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Protection against doxorubicin-induced alopecia in rats by liposome-entrapped monoclonal antibodies.

Alopecia is a common side effect of several anti-cancer drugs, including doxorubicin. Based on our recent observation that a monoclonal antibody (MAD11) directed against this anthracycline inhibits the systemic toxic effect of the drug in mice, we investigated the possibility that MAD11 administered topically might protect against doxorubicin-induced alopecia. In 31 of 45 young rats treated intraperitoneally with doxorubicin, alopecia was completely prevented by topical treatment of the skin with liposome-incorporated anti-doxorubicin monoclonal antibody. This type of treatment might find relevance in preventing anthracycline-induced alopecia in cancer patients. Our findings also provide the first demonstration that liposome-entrapped monoclonal antibodies are capable of penetrating the stratum corneum of the skin without losing their function.[1]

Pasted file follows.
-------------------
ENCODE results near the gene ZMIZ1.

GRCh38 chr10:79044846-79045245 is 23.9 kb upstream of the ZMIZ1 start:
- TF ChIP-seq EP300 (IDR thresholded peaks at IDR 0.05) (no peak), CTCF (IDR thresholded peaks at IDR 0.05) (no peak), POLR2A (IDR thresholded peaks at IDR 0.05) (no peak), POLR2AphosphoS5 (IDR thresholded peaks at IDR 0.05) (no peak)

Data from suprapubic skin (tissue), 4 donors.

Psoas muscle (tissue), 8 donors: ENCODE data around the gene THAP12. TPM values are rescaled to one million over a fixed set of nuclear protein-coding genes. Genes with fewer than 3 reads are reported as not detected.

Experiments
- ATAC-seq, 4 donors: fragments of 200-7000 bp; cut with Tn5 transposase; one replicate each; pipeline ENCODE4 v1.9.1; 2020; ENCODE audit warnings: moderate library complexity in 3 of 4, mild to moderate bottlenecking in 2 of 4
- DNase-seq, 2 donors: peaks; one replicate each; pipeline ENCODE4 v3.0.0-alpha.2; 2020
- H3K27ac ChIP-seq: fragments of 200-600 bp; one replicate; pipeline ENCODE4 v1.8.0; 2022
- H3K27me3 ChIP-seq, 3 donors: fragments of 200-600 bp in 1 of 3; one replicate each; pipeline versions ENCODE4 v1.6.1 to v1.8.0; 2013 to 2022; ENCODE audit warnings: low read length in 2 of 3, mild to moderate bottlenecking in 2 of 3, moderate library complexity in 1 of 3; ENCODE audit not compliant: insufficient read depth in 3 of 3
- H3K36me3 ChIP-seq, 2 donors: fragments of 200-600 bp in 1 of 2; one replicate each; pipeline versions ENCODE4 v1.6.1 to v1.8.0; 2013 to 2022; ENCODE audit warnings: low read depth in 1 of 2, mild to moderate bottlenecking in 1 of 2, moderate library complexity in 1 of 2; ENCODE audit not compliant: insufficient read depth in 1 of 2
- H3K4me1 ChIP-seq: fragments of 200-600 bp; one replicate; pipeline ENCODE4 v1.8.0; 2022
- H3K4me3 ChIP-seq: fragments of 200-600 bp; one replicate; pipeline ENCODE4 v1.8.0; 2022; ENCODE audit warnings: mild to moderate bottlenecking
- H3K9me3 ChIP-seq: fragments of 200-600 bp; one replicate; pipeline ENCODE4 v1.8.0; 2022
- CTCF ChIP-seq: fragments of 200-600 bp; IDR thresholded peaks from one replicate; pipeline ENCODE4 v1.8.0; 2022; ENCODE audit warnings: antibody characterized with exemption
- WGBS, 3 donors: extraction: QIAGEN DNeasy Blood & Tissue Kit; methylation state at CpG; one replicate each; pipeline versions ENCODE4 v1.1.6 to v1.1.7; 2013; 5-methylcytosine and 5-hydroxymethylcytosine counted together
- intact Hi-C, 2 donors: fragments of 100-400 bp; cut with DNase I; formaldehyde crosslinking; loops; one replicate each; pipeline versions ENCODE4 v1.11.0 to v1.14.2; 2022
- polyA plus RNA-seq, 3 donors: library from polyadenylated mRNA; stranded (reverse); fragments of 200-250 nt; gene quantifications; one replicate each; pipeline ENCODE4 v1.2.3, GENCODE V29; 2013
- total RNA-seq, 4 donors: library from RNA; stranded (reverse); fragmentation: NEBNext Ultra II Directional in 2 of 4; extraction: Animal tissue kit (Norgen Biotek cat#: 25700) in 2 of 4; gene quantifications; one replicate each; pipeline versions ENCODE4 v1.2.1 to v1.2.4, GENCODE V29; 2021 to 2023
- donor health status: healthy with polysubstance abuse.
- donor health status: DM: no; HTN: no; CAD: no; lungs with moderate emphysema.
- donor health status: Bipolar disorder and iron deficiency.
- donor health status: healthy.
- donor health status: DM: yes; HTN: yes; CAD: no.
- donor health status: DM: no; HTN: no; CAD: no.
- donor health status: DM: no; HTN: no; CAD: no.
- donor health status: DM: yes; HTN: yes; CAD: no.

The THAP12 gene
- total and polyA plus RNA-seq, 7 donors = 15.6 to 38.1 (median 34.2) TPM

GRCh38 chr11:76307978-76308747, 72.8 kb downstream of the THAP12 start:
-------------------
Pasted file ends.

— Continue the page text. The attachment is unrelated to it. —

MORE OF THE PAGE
1. Protection against doxorubicin-induced alopecia in rats by liposome-entrapped monoclonal antibodies. Balsari, A.L., Morelli, D., Ménard, S., Veronesi, U., Colnaghi, M.I. FASEB J. (1994) [Pubmed]
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